Top 4 places to view the Northern Lights

Considered to be one of the world’s most magical natural resources, the Aurora Borealis is a breathtaking wonder that colours the sky in a multitude of ethereal hues. Best seen between November and March, their spectacular appearance is created by solar particles drawn towards the Pole then crashing into the Earth’s atmosphere. Here is my selection of the four best areas for witnessing this phenomenon.

Northern-Lights

The Northern Lights of the Yukon, Canada

Emblazoned with a rich tapestry of soaring, snow-capped peaks, boreal forests and glacier-fed rivers, Canada’s Yukon boasts an unspoiled wilderness far from the crowds of winter-sports resorts and is one of the best places in the world to observe this natural marvel. Northern Lights viewing takes place in the evening, and what an experience it is stepping out into the crisp night air, the squeak of your footsteps on the hard-packed snow; the magical ambience of a Yukon winter. Embrace the full Yukon experience and spend days in this snow-covered landscape dog-sledding, snowshoeing or ice fishing.

Yukon, Canada

Icehotel, Jukkasjärvi, Sweden

Created afresh each year by international artists, entirely hewn from ice and snow, the Icehotel is as unique as it is transient. Standing 200 kilometres north of the Arctic Circle, the location of this temporary landmark of snow and ice provides the perfect vantage point for the spectacular light show. Take the Northern Lights tour, an exhilarating experience where you drive your own snowmobile, racing across the frozen Torn River and out into the wilderness chasing your first glimpse of the billowing, dancing lights. Stopping at a wooden hut to sit around a roaring fire and devouring heart-warming goulash – what a perfect place to sit and wait for a glimpse of the spectacle, faces turned to the night sky.

Icehotel

Kakslauttanen Arctic Resort, Finland

In the deep mid-winter, when the sun doesn’t rise, the frozen landscape exudes a mystical blue light around this Arctic Resort; and it is during this time between – October to March – that you have the best chance of catching a glimpse of the Aurora Borealis. A combination of log cabin and glass igloo accommodation comprises a stay here – and both are superb in their own way. The log cabins are a back-to-nature retreat with fireplace and sauna set amidst snow-covered pine trees. By contrast, the appeal of the glass igloos lies in the thrill of being able to snuggle down into your cosy bed and look up at the night sky, just waiting for a tantalising glimpse of the Northern Lights. The igloos are built in a traditional dome shape with thermal glass walls and ceilings – fully insulated, very cosy and the glass never frosts so you always have a clear view of the night sky.

Kakslauttanen husky safari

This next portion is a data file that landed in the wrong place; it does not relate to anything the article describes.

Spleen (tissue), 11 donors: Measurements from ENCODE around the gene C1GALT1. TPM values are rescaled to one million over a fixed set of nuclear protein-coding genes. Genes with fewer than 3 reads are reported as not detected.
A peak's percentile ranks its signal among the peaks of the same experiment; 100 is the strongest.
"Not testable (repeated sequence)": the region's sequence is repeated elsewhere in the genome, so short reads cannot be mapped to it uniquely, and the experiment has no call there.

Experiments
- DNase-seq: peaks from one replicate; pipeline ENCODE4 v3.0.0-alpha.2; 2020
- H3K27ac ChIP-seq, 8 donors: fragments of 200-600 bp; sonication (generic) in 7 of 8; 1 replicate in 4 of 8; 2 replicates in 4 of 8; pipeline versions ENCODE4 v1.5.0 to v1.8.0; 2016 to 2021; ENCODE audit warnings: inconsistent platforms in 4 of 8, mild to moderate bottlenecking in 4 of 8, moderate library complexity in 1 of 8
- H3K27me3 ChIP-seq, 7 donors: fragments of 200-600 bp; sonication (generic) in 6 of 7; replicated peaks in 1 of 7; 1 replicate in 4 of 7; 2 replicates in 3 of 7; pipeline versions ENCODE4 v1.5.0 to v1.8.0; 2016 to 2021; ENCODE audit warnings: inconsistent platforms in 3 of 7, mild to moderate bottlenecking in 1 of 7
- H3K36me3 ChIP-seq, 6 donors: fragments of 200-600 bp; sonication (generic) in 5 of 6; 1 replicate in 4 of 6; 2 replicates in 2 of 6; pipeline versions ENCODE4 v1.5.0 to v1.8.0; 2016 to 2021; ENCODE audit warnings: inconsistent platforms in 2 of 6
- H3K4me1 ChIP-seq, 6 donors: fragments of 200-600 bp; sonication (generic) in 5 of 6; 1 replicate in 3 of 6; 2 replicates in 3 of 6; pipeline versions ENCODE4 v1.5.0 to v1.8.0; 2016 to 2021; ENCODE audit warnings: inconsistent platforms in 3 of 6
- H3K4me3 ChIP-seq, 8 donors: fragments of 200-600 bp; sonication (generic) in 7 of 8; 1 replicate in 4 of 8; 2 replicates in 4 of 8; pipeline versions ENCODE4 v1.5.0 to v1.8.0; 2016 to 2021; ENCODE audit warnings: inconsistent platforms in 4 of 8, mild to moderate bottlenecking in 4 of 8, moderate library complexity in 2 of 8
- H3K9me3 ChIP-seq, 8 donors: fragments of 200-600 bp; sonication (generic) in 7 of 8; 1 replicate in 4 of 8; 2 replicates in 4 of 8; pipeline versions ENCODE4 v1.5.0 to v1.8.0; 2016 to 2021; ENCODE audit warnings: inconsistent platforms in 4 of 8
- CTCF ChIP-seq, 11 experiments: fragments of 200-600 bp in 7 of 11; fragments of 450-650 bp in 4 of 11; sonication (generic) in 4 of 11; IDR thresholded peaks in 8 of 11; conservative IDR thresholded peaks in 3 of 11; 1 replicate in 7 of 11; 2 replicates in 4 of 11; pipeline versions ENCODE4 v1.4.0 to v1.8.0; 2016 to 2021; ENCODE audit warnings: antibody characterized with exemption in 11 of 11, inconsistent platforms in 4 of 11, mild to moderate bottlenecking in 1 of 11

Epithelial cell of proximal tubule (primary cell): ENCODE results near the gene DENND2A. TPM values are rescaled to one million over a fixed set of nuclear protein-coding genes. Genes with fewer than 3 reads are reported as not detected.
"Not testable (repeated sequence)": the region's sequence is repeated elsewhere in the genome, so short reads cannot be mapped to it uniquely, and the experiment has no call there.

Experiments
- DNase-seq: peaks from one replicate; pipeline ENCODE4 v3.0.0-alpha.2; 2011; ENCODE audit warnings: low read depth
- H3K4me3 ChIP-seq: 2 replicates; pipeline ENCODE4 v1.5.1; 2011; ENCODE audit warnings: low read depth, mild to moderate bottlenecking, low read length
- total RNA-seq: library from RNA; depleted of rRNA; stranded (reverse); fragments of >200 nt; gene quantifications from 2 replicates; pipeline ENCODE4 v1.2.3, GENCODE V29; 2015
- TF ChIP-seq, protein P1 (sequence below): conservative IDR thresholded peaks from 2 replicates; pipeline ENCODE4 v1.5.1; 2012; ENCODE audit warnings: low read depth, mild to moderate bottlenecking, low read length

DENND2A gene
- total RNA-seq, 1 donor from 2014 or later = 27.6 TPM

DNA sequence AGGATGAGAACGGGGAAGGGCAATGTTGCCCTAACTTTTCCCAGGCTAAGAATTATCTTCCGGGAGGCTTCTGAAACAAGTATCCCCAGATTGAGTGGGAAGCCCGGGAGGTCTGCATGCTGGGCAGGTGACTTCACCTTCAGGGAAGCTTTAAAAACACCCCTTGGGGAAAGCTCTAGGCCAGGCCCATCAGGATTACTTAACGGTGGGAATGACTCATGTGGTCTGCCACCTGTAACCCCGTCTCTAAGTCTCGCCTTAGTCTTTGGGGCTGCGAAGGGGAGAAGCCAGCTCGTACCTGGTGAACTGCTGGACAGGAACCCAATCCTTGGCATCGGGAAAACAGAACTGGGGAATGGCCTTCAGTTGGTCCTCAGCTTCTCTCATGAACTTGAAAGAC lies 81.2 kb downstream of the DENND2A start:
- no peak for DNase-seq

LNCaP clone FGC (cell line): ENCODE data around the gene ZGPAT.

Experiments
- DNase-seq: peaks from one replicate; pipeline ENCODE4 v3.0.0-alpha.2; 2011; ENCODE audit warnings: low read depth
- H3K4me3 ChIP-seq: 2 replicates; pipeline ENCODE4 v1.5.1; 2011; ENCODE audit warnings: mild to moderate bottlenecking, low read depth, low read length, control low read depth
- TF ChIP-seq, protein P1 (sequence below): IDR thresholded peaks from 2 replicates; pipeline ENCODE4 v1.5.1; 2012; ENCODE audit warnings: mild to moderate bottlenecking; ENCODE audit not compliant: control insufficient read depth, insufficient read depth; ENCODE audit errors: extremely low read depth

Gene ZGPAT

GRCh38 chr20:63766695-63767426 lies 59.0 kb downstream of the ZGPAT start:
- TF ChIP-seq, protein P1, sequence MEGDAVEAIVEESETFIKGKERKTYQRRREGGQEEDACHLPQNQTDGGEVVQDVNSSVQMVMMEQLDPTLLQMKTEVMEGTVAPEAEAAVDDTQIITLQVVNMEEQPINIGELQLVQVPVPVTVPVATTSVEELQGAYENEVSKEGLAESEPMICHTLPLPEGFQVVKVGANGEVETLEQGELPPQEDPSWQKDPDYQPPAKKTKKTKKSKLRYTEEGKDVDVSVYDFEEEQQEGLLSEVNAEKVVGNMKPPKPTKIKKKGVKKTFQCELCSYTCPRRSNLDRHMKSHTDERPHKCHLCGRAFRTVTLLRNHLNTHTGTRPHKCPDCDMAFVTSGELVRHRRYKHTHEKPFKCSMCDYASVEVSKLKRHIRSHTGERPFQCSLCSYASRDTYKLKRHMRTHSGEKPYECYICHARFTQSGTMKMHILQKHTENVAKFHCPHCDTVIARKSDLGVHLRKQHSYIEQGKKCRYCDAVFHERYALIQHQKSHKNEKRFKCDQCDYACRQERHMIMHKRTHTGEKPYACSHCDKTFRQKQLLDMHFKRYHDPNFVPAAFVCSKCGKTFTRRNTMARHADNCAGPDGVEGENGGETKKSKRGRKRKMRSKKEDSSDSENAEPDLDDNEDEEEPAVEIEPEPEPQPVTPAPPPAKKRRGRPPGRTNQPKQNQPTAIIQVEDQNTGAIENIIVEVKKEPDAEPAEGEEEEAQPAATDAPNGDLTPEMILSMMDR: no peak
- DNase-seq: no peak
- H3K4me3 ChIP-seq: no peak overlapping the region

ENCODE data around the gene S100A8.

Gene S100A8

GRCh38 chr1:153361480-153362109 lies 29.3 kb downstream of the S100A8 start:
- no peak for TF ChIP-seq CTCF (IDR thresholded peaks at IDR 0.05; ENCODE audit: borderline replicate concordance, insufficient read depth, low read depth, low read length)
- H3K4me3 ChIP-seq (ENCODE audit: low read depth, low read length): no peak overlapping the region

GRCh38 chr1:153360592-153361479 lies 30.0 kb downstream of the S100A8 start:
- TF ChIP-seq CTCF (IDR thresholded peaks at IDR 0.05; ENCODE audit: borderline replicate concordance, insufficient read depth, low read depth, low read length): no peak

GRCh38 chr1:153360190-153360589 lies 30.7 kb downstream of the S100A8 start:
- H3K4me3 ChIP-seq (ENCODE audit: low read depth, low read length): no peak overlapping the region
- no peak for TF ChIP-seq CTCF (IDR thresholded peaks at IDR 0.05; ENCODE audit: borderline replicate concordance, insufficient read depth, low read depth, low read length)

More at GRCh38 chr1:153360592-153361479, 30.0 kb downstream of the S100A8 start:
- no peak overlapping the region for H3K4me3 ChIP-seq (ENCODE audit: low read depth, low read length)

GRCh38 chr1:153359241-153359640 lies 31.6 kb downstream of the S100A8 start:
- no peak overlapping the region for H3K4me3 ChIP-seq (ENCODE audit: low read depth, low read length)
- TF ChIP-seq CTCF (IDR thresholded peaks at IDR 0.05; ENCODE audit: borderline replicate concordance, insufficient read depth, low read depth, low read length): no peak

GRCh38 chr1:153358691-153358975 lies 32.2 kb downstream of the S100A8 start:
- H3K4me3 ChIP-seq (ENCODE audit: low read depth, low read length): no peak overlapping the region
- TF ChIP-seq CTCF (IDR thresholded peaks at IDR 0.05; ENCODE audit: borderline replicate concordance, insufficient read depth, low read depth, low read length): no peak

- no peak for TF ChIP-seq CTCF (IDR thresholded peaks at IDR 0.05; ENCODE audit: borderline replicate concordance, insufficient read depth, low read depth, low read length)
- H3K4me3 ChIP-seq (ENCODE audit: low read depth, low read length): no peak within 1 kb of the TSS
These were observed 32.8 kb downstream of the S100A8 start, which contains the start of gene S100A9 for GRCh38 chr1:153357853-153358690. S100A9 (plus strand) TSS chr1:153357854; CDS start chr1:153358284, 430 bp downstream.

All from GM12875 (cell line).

Golden Eagle Luxury Trains, Russia and Norway

The name of this voyage – ‘Arctic Explorer, Quest for the Northern Lights’ – sounds as though it should be the title of a Hollywood epic; instead it is the name of a train journey, one which is, indeed, epic. Your passage starts in St Petersburg where you can enjoy vibrant Christmas markets and ice skating al fresco before boarding the train and following the curve of the railroad down to Moscow in pursuit of the Aurora Borealis. An on-board guest astronomer reveals the mysteries of the night sky as you travel through landscapes straight from Doctor Zhivago. The cabins of this luxury private train are incredibly well-appointed with large picture windows – which means that even whilst relaxing in your suite, you can still gaze out at the night sky waiting to catch a glimpse of the fall and swell of the luminescent green and blue lights.

Golden Eagle Trains Imperial Suite

Maxine Roberts is Head of Marketing at Carrier.

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Comments (6)

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  1. I want to travel to Iceland. Do you know if I can see the Aurora Borealis from there?

    If not then maybe I can see it from Canada and then make my way to Iceland from there. It is on my bucket list for sure.

  2. Christine says:

    Great Northern Lights in North Norway :) I can also recommend to go to Svalbard on Spitsbergen. Very far north, lovely :)

  3. Maxine says:

    Yes, Iceland is one of the best places to see the Northern Lights with its northerly location and lack of light pollution. Even when staying in the city of Reykjavik you have easy and quick access to remote countryside to optimise your chances of a viewing. Or you can choose to stay in remote locations such as the Hotel Ranga on the south coast where they can organise a Northern Lights wake up call. The Northern Lights can be seen in Iceland between late September and April but there are no guarantees of a viewing whenever you go. However sightings often peak during late October, November, February and around the spring equinox in March.

  4. Paul Johnson says:

    I had the pleasure of seeing a great display in Greenland. Perched on a rock on a hill on the outskirts of Kangerlussuaq, with very little in the way of light pollution, we just watched as the sky danced away. It must have been around September time, I think. Could have watched it for hours (and probably did!).

  5. Manasi Kumar says:

    Saw the Northern lights in Norway on New Year’s day last year – it does take quite some time to get eyes accustomed to them and you can’t just dash outside and think they’ll be there dancing in the sky! Takes patience (And a lot of layers).

  6. Maxine says:

    What a special, and memorable, way to start the New Year. Such a spectacular phenomena – it’s worth the wait isn’t it?

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